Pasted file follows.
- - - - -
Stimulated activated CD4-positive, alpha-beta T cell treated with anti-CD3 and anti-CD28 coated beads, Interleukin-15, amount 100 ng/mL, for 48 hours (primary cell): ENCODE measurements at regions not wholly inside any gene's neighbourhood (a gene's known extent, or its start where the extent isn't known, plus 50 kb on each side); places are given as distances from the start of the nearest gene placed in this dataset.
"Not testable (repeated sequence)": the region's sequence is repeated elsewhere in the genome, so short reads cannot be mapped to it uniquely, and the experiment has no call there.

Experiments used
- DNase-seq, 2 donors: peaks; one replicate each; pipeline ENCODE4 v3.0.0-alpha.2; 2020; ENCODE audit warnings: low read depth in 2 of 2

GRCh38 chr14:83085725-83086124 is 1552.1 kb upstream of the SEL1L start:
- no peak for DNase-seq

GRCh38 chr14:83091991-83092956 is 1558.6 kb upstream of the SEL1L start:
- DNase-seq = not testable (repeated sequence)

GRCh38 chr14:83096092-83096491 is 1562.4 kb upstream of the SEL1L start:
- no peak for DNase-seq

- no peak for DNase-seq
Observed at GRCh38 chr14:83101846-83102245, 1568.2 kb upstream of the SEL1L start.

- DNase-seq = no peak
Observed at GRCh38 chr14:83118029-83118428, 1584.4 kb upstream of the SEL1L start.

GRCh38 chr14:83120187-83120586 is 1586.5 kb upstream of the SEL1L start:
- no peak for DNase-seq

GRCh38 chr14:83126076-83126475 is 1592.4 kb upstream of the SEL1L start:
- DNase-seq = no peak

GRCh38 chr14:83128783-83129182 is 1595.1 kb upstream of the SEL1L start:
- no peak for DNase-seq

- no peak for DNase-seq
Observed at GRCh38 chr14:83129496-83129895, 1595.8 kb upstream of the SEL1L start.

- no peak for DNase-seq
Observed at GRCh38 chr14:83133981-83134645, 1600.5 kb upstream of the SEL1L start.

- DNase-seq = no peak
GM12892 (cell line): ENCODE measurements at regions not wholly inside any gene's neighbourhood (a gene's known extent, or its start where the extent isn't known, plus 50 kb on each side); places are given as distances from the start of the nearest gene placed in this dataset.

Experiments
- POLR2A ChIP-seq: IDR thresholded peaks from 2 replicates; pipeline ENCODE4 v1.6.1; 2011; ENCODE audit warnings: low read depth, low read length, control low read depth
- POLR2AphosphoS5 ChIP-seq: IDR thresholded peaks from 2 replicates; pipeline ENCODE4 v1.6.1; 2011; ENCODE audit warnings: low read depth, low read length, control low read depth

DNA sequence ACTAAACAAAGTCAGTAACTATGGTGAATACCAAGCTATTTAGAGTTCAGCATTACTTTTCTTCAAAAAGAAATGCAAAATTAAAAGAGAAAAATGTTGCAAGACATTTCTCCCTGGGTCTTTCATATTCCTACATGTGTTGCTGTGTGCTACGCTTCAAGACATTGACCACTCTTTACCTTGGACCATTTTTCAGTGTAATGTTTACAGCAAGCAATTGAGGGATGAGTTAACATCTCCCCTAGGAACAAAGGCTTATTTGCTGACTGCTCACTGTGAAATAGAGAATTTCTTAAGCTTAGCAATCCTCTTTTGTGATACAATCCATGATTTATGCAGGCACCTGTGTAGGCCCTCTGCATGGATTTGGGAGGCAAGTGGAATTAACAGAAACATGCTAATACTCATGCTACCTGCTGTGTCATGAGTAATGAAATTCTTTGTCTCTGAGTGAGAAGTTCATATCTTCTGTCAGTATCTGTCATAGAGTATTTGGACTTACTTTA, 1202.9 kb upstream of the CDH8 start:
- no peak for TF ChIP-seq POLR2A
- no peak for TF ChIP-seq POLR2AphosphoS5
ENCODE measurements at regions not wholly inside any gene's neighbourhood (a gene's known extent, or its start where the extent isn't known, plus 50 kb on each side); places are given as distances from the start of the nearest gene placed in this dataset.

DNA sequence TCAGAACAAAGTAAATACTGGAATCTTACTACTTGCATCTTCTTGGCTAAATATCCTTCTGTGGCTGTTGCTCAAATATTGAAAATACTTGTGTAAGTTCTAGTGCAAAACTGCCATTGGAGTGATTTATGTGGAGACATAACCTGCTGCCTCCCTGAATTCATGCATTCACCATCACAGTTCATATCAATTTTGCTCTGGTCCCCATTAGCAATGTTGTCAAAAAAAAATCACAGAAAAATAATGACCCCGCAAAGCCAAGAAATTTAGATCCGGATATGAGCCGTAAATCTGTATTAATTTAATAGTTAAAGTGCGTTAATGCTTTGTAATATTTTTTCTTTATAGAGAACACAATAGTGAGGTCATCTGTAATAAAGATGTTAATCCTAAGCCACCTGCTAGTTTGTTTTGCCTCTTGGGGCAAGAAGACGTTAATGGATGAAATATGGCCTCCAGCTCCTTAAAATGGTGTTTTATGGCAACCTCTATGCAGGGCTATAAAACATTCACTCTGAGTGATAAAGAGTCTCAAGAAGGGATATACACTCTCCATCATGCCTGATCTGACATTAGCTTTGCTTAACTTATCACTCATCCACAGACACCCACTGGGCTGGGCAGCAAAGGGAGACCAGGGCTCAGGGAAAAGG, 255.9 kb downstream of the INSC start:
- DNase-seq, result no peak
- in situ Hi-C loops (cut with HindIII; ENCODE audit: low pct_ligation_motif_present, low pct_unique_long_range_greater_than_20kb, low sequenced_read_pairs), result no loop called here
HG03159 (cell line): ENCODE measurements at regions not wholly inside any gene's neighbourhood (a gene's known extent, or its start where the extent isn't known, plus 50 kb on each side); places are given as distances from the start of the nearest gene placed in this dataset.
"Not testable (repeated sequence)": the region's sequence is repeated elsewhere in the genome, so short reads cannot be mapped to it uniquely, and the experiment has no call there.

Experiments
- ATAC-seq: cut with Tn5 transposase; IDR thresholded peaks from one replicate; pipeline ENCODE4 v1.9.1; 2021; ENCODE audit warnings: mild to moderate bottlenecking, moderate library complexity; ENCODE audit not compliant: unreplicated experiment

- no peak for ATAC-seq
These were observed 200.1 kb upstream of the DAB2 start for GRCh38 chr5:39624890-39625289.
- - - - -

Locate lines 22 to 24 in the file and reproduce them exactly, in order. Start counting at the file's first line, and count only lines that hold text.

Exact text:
Observed at GRCh38 chr14:83129496-83129895, 1595.8 kb upstream of the SEL1L start.

- no peak for DNase-seq
Observed at GRCh38 chr14:83133981-83134645, 1600.5 kb upstream of the SEL1L start.